The BAA Distance Medley & a World Series

8 Nov

Seven days after my latest marathon was the BAA Half Marathon. Although I wasn’t terribly mentally excited to race again so soon, it’s nice to be able to sleep in your own bed the night before a race, have a coworker ready to run with you, and know that the race was about much more than just 13.1 miles.

This is the second year of the BAA Distance Medley (5k in April, 10K in June, half marathon in Oct) and my second year participating. It took on new meaning this year after the Boston Marathon bombings as the 10K and the half marathon were the only other BAA races for 2013.

I honestly didn’t care how tired or sore I was from the marathon, this race was happening. Luckily, I wasn’t sore at all and we had a good time.  It’s not a race you can PR on because it is so packed and parts of the final 2 miles in the Franklin Park Zoo are on a footpath wide enough for just one person – and its always a bit funny to reach the halfway point, a few hundred yards from my home, and then have to turn around and run away.

There was a mile long stretch with absolutely no spectators and it was directly after they passed out Gu. You know that awful feeling in the movie theater when your feet are sticky with everyone else’s spilled sodas and buttered popcorn?  It was like that but on steroids.  All you could hear was heavy breathing (we were running uphill) and squishiness (as everyone’s soles were coated in Gu).  It didn’t make me real interested in trying to fuel with Gu again, there’s no way a substance that slick and sticky and sugary is going to be happy in my system.  We gained time on the hills which was great – all those stadium steps and hill climbs and box jumps must be paying off – because we passed people constantly and while I was breathing heavy, I actually enjoyed the challenge.

I remember thinking – well, that wasn’t emotional at all.  But when you see the finish line, and you think back to that finish line, it’s hard to not get a little sad.  I heard one runner say “Well, only a few more months and we can cheer another Boston Marathon and put this all behind us.”  I agree with the sentiment of moving forward faster and stronger and with more determination. But can a tragedy like this ever be swept away, packed away, thrown away?  I don’t think so.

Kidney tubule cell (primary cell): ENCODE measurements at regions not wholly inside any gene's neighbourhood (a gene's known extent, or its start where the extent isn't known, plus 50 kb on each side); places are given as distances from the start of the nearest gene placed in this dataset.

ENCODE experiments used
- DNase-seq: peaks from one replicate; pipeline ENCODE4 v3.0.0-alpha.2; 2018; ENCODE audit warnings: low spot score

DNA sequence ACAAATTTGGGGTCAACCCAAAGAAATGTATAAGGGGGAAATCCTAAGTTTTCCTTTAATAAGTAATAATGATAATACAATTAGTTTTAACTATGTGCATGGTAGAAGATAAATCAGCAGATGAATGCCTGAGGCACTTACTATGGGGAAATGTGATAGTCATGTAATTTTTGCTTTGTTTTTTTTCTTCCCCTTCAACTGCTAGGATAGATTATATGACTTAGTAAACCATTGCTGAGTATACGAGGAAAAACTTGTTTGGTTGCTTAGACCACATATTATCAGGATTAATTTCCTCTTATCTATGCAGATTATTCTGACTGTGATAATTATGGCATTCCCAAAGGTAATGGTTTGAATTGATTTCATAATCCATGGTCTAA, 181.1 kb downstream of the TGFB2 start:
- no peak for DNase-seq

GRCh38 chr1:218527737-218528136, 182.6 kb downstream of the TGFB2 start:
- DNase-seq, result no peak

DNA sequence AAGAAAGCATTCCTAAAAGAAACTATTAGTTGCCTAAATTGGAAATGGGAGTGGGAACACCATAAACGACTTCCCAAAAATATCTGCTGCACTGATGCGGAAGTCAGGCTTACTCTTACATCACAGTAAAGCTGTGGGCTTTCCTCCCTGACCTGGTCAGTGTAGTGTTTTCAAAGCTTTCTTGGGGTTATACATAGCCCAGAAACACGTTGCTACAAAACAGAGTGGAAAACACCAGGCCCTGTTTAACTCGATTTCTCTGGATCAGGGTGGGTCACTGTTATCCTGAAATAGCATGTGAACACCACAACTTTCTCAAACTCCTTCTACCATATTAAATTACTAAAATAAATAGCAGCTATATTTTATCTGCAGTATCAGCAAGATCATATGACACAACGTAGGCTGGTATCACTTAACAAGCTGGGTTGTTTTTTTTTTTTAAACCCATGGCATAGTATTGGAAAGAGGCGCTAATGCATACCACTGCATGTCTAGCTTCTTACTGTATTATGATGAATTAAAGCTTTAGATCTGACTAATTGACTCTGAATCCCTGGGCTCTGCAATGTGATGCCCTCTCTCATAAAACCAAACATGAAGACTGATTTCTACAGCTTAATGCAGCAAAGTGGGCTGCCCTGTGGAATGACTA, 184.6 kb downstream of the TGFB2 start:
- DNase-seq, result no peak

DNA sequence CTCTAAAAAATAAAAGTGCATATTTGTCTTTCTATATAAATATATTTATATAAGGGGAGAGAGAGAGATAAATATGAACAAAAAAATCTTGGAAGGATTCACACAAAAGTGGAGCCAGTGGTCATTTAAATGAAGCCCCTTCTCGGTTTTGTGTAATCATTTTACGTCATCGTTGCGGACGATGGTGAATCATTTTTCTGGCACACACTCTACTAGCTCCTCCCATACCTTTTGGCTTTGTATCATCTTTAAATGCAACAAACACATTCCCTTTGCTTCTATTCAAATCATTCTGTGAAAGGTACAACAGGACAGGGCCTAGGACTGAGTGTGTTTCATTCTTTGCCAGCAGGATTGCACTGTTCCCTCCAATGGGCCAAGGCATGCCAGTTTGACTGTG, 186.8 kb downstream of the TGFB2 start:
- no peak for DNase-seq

I know personally that it isn’t completely behind me.

Game 6 of the World Series brought an announcement to Fenway residents that Boston Police were expecting riots (regardless of a win or a loss and also for Game 7, should there be one). We were asked to “shelter in place” for the evening.  Those words again.  Those words + the incessant drone of media helicopters definitely had me on edge the entire evening.

Part of me was enjoying my Boston Red Sox not only winning but winning big. It was hard, even during the final 3 outs, to fully comprehend that my team made it. That this was the World Series and we were about to win it.  That I might have been raised to cheer for an underdog losing team but kids born in the past 10 years have been raised to rout for a champion – and its the same team.

Part of me was going crazy with the noise. I had on the air conditioner, a fan, the dishwasher and a radio and all  I could still here was chopper blades hovering overhead – an experience I hoped to never live through again after that week in April. It happened again at 4 AM on Saturday, the morning of the World Series parade.  One minute, sound asleep.  The next minute, awake to the noise of 3 media helicopters already aloft, already circling, making me feel anxious.

It will take time to appreciate helicopters again…to not jump at loud noises…to not panic when I have no phone service (this happened during Game 6 of the World Series thanks to so many people in such a small area all trying to call and text at the same time…once again eerily reminiscent of April).

I am not a pack rat. I throw things away as soon as possible.  Yet I held onto these Sports Illustrated covers from April in case. I guess even then, I was hoping, although not hopeful, that the Boston Red Sox could pull it off.  Triumph from tragedy is, after all, essentially the American dream.  And more than that, maybe the greatest universal human desire.




One Response to “The BAA Distance Medley & a World Series”

  1. Sarah Hussey November 8, 2013 at 10:25 am #

    Wow- this is a great post, Liz!! It is a different view than most people have of this past year… For many, who don’t live in the Boston area, or who aren’t runners, the Boston Marathon is somewhat a distant memory… But I know for me, I think about it every time I race, and often while I’m running any time. For you though, its even more… You were right there in the thick of it, and you heard the commotion first hand, not on TV. I couldn’t imagine how you must feel. I’m glad though, that this time the helicopters were there for a good reason 🙂 GO SOX!! Thankfully I know that some day, none of us will live in fear 🙂

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